We Need Diverse Books Campaign

Today marks the beginning of the We Need Diverse Books campaign, an initiative that involves making a splash on social media, engaging in discussion about diversity in children’s and YA literature, and taking action by buying books by and about people from marginalized communities. You can learn more about the campaign in the original Tumblr post here. I first heard about We Need Diverse Books through the wonderful Diversity in YA, and I decided to join in, so here goes:


This conversation is not new, but it’s one we can’t stop having. Not when people of color are vastly underrepresented in children’s books and among children’s book authors relative to their numbers in the United States. Not when book covers are being whitewashed in the 21st century. Not when kids and teenagers have trouble finding books featuring characters like them, characters who are disabled or mixed race or queer or working class or…

I think we need books for young people that portray authentically, not stereotypically, characters of all races, ethnicities, religions, socioeconomic backgrounds, body types, sexualities, gender identities, and so on. When children discover characters who are like them in books, they feel recognized and acknowledged and understand that they matter. When children read about characters who are unlike them, they are exposed to the true diversity of the world they live in, and they develop empathy.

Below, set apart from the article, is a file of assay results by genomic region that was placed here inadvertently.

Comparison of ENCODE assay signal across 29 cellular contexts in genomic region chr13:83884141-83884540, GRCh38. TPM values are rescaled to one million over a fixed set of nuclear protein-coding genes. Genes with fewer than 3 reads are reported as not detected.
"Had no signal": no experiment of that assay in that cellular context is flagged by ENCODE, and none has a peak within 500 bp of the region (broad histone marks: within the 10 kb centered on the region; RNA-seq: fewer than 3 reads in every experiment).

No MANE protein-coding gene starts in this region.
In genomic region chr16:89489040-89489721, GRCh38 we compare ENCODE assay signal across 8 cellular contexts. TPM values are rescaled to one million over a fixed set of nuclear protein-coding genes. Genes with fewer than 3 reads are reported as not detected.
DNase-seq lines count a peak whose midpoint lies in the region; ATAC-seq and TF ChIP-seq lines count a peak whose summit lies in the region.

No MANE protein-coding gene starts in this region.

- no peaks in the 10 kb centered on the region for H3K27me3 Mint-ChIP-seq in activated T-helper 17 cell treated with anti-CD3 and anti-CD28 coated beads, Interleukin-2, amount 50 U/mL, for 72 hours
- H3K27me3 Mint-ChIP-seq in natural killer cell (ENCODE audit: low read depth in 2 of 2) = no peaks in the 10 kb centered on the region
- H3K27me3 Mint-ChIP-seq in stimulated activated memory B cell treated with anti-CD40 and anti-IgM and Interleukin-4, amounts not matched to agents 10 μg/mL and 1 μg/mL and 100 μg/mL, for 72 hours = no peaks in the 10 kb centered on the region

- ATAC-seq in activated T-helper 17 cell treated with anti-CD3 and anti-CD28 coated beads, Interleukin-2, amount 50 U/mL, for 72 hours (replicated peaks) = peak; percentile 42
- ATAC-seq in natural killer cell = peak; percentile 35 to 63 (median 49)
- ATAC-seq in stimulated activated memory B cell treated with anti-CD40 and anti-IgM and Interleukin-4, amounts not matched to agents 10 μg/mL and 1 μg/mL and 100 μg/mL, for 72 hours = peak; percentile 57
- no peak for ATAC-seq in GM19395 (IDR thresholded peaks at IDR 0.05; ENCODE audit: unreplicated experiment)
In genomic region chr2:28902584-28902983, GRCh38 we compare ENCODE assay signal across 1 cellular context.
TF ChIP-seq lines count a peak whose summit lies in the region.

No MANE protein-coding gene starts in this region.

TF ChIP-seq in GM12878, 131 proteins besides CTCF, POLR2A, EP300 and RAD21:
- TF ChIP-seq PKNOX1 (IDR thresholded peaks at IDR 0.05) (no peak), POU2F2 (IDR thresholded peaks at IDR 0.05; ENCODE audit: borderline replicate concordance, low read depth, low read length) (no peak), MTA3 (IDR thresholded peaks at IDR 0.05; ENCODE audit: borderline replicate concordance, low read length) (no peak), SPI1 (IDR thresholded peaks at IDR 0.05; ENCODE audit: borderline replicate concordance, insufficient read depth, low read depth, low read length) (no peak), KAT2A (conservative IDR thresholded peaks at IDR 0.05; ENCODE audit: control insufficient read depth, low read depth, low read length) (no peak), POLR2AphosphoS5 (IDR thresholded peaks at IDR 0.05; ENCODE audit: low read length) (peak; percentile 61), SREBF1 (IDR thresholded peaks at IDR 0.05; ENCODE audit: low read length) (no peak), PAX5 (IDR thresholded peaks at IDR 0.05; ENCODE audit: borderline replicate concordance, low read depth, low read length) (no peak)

I was lucky in that I didn’t grow up feeling like there were no books starring people like me. I read the Little House books and The Chronicles of Narnia and His Dark Materials, but I also had In the Year of the Boar and Jackie Robinson and Yang the Youngest and His Terrible Ear and The Secret Voice of Gina Zhang. I read Laurence Yep’s Golden Mountain Chronicles. I can’t remember ever reading, as a child, a book about a character of mixed European-American and Chinese heritage, except for maybe one, but I wasn’t bothered by it. I don’t actual recall being very aware of race as I devoured books, and I never felt invisible. Like I said, I was lucky, and I was privileged.

But it’s heartbreaking to know that there are children in the U.S. today who believe that someone like them isn’t worthy of being the protagonist of a story or that someone like them can’t grow up to be a writer. And that’s what we need to change.

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